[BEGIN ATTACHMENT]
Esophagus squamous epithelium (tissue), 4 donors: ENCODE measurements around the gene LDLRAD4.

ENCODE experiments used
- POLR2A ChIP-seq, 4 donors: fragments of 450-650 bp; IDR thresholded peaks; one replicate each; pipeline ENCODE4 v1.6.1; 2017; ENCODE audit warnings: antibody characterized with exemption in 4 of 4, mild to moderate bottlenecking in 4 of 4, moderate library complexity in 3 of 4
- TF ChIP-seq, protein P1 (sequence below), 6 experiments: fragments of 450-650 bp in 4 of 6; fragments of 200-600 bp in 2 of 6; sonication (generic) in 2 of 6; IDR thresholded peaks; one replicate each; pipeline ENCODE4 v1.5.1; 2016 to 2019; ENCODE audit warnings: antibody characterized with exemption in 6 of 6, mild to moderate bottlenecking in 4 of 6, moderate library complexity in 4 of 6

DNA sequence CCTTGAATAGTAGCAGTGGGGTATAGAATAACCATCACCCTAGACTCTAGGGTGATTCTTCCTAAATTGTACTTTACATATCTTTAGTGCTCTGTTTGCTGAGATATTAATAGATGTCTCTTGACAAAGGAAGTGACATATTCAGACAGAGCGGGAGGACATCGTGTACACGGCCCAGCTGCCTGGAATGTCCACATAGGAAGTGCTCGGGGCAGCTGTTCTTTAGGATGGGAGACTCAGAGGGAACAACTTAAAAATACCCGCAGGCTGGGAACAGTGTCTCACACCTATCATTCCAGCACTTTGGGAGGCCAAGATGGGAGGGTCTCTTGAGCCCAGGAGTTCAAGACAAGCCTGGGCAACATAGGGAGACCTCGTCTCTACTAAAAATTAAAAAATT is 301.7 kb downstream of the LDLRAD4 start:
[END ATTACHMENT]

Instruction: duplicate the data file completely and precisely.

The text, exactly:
Esophagus squamous epithelium (tissue), 4 donors: ENCODE measurements around the gene LDLRAD4.

ENCODE experiments used
- POLR2A ChIP-seq, 4 donors: fragments of 450-650 bp; IDR thresholded peaks; one replicate each; pipeline ENCODE4 v1.6.1; 2017; ENCODE audit warnings: antibody characterized with exemption in 4 of 4, mild to moderate bottlenecking in 4 of 4, moderate library complexity in 3 of 4
- TF ChIP-seq, protein P1 (sequence below), 6 experiments: fragments of 450-650 bp in 4 of 6; fragments of 200-600 bp in 2 of 6; sonication (generic) in 2 of 6; IDR thresholded peaks; one replicate each; pipeline ENCODE4 v1.5.1; 2016 to 2019; ENCODE audit warnings: antibody characterized with exemption in 6 of 6, mild to moderate bottlenecking in 4 of 6, moderate library complexity in 4 of 6

DNA sequence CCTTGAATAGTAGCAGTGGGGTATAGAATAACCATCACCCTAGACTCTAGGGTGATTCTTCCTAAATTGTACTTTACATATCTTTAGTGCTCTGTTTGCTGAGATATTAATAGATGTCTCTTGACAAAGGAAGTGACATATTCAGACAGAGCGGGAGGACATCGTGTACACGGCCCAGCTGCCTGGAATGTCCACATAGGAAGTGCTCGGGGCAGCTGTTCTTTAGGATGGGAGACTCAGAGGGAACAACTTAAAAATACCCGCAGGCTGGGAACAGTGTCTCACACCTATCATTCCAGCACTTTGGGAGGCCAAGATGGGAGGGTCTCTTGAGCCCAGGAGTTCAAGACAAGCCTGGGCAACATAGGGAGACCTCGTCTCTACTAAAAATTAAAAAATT is 301.7 kb downstream of the LDLRAD4 start: